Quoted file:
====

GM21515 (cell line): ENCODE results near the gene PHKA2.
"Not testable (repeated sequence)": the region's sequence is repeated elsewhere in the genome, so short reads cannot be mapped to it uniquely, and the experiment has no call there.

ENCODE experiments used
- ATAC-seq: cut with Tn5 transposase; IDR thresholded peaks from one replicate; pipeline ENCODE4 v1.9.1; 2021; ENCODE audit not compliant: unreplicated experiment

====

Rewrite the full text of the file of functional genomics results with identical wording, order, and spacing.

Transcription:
GM21515 (cell line): ENCODE results near the gene PHKA2.
"Not testable (repeated sequence)": the region's sequence is repeated elsewhere in the genome, so short reads cannot be mapped to it uniquely, and the experiment has no call there.

ENCODE experiments used
- ATAC-seq: cut with Tn5 transposase; IDR thresholded peaks from one replicate; pipeline ENCODE4 v1.9.1; 2021; ENCODE audit not compliant: unreplicated experiment